“Competitive Ecology” opens with Chang dreaming about being a real detective while Professor Kane gives his students their first biology assignment — construct a terrarium. He instructs everyone to partner up with different classmates, who they will work with for the entire year. Naturally, the study group – appalled at being split up – doesn’t like this idea. They take matters into their own hands by visiting Professor Kane and plead their case for partnering up on their own terms. I had to outwardly laugh at Professor Kane’s comment following their explanations – ‘what is happening at this school? I have so many conversations that make no sense!’ Kudos to Harmon & Company for never failing in their ability to make fun of themselves – with class.
Professor Kane grants their request, and the group goes to tell their partners why they can’t be with them (the best excuse, by a long shot, was Jeff’s imitation of Abed — ‘Star Wars, Star Wars, Star Wars…cool, cool, cool.’) Afterwards, the group tries to figure out how they’re going to divide up. Pierce, of course, is left out, partnering with apparently easy-going Todd.
Chang goes to the Sgt. Nunez and tells him that he’s ready to be a real detective — a request that’s essentially laughed off. Sgt. Nunez tells him that Chang only been there a month and has barely done anything. ‘You want to detect something? Do it on your own time,’ he tells Chang before leaving, after which Chang delves into a hysterical Film Noir montage in which he resolves to solve any crime at Greendale.
Over lunch, Annie learns that partnering with Jeff may not be the best way to uphold the ‘perfectionist Annie’criteria that she’s so used to. Troy and Abed are excited to be lab partners (along with roommates and study group members) but also realize they may spend too much time together. Shirley, meanwhile is getting on Britta’s nerves by showing her numerous pictures of her children. In an attempt to get away from their respective partners, Britta and Troy find each other outside and realize that they want to partner up (nice nod to the Britta/Troy relationship that budded last year but hasn’t really been touched on since.) The rest of the group finds out that they’re thinking of changing partners and flips out.
They meet in the study room to try to decide on a fair way to split up — Troy suggests the boy/girl/boy/girl scenario, while Shirley suggests they go by age. Annie finally puts her foot down, saying that they need to decide so they can get their project done so Jeff suggests they make a list of names, with a preferred order of who they would like to work with.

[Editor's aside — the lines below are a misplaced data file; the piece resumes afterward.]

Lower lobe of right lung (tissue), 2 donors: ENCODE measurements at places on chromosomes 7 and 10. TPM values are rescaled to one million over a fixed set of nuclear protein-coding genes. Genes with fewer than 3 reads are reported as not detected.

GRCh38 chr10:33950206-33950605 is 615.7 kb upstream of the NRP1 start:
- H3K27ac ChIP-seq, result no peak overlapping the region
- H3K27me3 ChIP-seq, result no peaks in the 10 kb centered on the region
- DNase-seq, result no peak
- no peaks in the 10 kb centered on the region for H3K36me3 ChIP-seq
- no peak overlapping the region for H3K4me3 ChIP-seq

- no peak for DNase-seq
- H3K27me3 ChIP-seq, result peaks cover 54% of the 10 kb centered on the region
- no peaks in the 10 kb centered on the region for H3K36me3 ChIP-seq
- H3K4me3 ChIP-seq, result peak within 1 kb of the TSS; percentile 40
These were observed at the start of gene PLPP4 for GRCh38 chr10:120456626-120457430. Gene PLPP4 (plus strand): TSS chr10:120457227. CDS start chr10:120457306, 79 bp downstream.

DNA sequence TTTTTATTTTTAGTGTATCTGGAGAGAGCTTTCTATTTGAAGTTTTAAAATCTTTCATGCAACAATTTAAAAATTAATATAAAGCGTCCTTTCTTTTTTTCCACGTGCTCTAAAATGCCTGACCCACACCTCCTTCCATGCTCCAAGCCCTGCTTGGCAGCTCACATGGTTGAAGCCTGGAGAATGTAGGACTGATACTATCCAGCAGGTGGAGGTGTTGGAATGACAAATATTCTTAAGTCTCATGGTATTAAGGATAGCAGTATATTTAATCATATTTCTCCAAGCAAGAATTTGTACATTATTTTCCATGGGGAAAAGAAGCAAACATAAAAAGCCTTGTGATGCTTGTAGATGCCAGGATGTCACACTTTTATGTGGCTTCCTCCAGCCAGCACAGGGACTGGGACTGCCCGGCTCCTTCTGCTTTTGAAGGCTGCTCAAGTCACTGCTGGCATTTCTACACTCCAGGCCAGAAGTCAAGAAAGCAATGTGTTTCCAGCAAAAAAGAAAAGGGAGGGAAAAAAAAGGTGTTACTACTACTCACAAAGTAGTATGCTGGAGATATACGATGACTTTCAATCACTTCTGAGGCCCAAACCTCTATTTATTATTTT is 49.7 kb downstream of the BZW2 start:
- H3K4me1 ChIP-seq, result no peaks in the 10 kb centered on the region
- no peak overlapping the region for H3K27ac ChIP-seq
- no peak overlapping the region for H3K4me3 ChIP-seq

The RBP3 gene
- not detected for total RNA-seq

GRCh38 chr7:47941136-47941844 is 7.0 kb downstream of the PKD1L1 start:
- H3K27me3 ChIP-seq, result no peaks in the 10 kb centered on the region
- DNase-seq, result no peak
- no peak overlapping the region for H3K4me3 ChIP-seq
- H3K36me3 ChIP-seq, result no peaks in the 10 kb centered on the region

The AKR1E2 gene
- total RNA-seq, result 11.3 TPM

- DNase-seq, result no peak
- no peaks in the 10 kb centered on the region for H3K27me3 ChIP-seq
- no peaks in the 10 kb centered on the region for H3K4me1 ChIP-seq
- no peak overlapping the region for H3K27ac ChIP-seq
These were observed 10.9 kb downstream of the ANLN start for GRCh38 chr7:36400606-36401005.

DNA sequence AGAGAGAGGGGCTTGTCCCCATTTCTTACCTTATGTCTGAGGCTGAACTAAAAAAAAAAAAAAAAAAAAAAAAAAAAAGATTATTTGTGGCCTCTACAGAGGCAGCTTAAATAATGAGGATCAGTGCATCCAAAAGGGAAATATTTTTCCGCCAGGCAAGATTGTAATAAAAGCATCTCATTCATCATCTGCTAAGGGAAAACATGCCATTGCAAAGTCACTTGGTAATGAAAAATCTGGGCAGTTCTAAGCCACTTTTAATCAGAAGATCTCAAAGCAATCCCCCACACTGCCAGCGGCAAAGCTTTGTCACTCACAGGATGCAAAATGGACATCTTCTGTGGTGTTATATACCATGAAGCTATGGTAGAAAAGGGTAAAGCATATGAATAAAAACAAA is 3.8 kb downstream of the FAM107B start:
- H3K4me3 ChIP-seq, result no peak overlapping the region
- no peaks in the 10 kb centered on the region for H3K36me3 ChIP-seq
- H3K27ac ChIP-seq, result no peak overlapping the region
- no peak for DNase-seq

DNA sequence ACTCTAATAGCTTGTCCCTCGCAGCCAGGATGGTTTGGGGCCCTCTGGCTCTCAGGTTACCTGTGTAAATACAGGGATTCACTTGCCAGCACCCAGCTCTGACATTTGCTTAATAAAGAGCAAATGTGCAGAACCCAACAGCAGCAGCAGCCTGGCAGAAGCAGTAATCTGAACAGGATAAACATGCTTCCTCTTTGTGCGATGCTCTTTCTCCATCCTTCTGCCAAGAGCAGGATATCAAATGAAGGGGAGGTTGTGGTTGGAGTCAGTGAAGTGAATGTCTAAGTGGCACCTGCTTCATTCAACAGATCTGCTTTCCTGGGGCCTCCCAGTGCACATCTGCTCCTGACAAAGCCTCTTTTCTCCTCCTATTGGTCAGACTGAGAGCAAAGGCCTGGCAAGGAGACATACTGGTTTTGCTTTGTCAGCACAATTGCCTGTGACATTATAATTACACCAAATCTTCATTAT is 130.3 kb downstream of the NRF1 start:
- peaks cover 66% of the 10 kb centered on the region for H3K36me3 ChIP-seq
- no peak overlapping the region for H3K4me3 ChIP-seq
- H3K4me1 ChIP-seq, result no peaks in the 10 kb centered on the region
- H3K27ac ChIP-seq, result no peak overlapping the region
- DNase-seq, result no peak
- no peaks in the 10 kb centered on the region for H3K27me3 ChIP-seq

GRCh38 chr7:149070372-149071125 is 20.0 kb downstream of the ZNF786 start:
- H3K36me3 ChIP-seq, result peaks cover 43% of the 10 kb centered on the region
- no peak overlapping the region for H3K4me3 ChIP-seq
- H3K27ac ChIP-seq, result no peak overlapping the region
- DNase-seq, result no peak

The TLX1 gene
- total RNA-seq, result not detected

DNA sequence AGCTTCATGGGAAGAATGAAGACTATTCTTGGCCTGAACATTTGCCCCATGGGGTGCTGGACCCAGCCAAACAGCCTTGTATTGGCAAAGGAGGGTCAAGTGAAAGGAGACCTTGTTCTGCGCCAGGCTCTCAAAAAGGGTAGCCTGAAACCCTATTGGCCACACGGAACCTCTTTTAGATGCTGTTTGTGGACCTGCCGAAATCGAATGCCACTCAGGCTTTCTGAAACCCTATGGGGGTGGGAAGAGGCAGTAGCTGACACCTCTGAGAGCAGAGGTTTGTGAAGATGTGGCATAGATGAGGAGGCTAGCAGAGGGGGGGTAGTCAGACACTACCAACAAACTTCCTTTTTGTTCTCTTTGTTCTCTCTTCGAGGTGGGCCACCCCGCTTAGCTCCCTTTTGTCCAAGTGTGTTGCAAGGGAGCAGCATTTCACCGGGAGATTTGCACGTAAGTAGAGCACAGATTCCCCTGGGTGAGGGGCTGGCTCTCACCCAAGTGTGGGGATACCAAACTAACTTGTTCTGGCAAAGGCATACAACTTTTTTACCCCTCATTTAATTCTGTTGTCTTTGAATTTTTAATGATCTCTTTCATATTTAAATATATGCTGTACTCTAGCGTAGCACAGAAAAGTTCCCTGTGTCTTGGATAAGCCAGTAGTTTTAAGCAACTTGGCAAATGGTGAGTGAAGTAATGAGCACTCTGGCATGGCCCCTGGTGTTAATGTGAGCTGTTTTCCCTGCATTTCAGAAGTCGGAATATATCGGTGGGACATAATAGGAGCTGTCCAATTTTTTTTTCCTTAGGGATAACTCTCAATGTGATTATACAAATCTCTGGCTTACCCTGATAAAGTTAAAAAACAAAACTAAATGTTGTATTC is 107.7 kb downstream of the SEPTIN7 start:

Back in Chang’s Film Noir fantasy, he finds a matchbook in the bathroom and tries to figure out who might have left it there. After a few phone calls, he attempts to solve the crime by putting together a crude evidence board that will help him solve his case. His work backfires when a ball of yarn catches fire, essentially destroying his room and all his work. Dean Pelton comes to check out the situation. He ends up backing up Chang’s conspiracy theory story when Sgt. Nunez comes to yell at him, and Sgt. Nunez becomes upset with Dean Pelton’s for siding with Chang. He quits his position, leaving Dean Pelton to denote Chang as the new Head of Security.
In the study room, the group has used Jeff’s suggestion to divide up, leaving Troy with Britta, Annie with Shirley, Todd with Jeff, and Abed with Pierce. Abed makes the mistake of saying he put the least popular and most popular people together, which leads the group to begin fighting about who is more popular and who is more liked within their social circle. Annie says that Shirley is too religious, Britta won’t dissect anything with a head, and Annie says that people don’t want to academically carry Jeff all year. The group fights over who’s more popular and Todd, becoming increasingly wigged out by the their behavior, tries to leave but Jeff won’t let him until they’ve decided something. When Britta lights the results list on fire and almost kills Todd’s turtle, Todd finally loses it. ‘What is wrong with you people? I thought you were supposed to be friends! I thought you were supposed to love each other!’ He goes on to deliver the episode’s speech about how all he’s seen is people fighting, not people who care about each other.
The group shows up to class, but without their terrariums as a result of not being able to resolve their issues (Annie does actually complete hers, calling Jeff to label her as pathological.) Troy says that obviously, their idea of working together didn’t work out and that they just have to go back to their original lab partners. Professor Kane calls them ‘the mean clique,’saying that Todd called him crying about the way he was treated. This seems to sober the group up enough to realize their actions…at least, enough for them to realize that their problems in the first place started with — who else? Todd. Poor Todd.
The tag for the episode is the study group filling out practice evaluations for Britta’s psychology class, where all she can she can see is awkward male organs instead of penciled-in bubbles. Freudian slip of the Community kind?
From the group’s teamwork conflicts to Chang’s Film Noir, this episode was not only enjoyable in all its plots but also in what it gave us as viewers. It was great to see some reminders that the Troy/Britta relationship is still alive and well (and maybe soon to be even more explored!) and to see the study group calling themselves out on some of their more apparent personality traits in a rather hilarious way that resonated with the audience.
What did you think of the episode? Did you catch the small and subtle remarks and flirtations (however unintentional) between Jeff and Annie? And do you, like me, want a Detective Chang spin-off starring Ken Jeong?